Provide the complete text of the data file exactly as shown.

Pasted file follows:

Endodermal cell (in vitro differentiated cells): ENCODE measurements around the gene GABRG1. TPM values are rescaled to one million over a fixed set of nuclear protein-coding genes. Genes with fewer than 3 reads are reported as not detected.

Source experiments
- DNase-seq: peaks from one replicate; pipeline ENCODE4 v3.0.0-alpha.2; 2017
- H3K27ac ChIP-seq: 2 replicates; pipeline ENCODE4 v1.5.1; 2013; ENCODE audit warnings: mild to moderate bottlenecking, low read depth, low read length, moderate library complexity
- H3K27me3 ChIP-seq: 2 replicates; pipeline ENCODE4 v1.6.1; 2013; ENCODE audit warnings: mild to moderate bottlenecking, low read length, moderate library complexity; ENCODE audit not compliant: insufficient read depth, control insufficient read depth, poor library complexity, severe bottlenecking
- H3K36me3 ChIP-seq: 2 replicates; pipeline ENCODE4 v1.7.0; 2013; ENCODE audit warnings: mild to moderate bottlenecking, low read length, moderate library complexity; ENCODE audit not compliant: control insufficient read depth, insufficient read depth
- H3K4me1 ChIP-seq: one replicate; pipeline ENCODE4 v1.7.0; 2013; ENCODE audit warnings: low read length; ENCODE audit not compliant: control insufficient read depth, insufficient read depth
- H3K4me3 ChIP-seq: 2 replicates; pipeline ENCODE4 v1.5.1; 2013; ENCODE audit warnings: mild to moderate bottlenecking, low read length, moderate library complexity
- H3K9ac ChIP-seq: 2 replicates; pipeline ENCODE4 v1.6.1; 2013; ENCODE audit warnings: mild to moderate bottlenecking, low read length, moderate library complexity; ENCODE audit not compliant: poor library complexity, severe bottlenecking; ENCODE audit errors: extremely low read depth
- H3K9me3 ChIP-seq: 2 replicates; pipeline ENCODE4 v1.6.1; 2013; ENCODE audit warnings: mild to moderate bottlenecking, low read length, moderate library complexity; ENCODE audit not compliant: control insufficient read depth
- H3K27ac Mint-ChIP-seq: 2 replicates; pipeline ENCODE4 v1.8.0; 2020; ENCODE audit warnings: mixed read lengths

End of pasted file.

Endodermal cell (in vitro differentiated cells): ENCODE measurements around the gene GABRG1. TPM values are rescaled to one million over a fixed set of nuclear protein-coding genes. Genes with fewer than 3 reads are reported as not detected.

Source experiments
- DNase-seq: peaks from one replicate; pipeline ENCODE4 v3.0.0-alpha.2; 2017
- H3K27ac ChIP-seq: 2 replicates; pipeline ENCODE4 v1.5.1; 2013; ENCODE audit warnings: mild to moderate bottlenecking, low read depth, low read length, moderate library complexity
- H3K27me3 ChIP-seq: 2 replicates; pipeline ENCODE4 v1.6.1; 2013; ENCODE audit warnings: mild to moderate bottlenecking, low read length, moderate library complexity; ENCODE audit not compliant: insufficient read depth, control insufficient read depth, poor library complexity, severe bottlenecking
- H3K36me3 ChIP-seq: 2 replicates; pipeline ENCODE4 v1.7.0; 2013; ENCODE audit warnings: mild to moderate bottlenecking, low read length, moderate library complexity; ENCODE audit not compliant: control insufficient read depth, insufficient read depth
- H3K4me1 ChIP-seq: one replicate; pipeline ENCODE4 v1.7.0; 2013; ENCODE audit warnings: low read length; ENCODE audit not compliant: control insufficient read depth, insufficient read depth
- H3K4me3 ChIP-seq: 2 replicates; pipeline ENCODE4 v1.5.1; 2013; ENCODE audit warnings: mild to moderate bottlenecking, low read length, moderate library complexity
- H3K9ac ChIP-seq: 2 replicates; pipeline ENCODE4 v1.6.1; 2013; ENCODE audit warnings: mild to moderate bottlenecking, low read length, moderate library complexity; ENCODE audit not compliant: poor library complexity, severe bottlenecking; ENCODE audit errors: extremely low read depth
- H3K9me3 ChIP-seq: 2 replicates; pipeline ENCODE4 v1.6.1; 2013; ENCODE audit warnings: mild to moderate bottlenecking, low read length, moderate library complexity; ENCODE audit not compliant: control insufficient read depth
- H3K27ac Mint-ChIP-seq: 2 replicates; pipeline ENCODE4 v1.8.0; 2020; ENCODE audit warnings: mixed read lengths